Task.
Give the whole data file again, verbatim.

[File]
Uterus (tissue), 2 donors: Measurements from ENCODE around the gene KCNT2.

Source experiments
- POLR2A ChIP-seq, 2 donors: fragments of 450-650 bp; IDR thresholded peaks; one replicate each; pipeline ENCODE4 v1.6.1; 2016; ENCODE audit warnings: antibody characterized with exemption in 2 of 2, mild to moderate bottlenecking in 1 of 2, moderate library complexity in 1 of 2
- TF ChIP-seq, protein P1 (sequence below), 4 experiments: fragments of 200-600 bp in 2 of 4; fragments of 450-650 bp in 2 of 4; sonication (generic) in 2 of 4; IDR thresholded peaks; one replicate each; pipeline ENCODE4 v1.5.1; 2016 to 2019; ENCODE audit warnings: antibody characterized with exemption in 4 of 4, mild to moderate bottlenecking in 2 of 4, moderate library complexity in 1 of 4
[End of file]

Uterus (tissue), 2 donors: Measurements from ENCODE around the gene KCNT2.

Source experiments
- POLR2A ChIP-seq, 2 donors: fragments of 450-650 bp; IDR thresholded peaks; one replicate each; pipeline ENCODE4 v1.6.1; 2016; ENCODE audit warnings: antibody characterized with exemption in 2 of 2, mild to moderate bottlenecking in 1 of 2, moderate library complexity in 1 of 2
- TF ChIP-seq, protein P1 (sequence below), 4 experiments: fragments of 200-600 bp in 2 of 4; fragments of 450-650 bp in 2 of 4; sonication (generic) in 2 of 4; IDR thresholded peaks; one replicate each; pipeline ENCODE4 v1.5.1; 2016 to 2019; ENCODE audit warnings: antibody characterized with exemption in 4 of 4, mild to moderate bottlenecking in 2 of 4, moderate library complexity in 1 of 4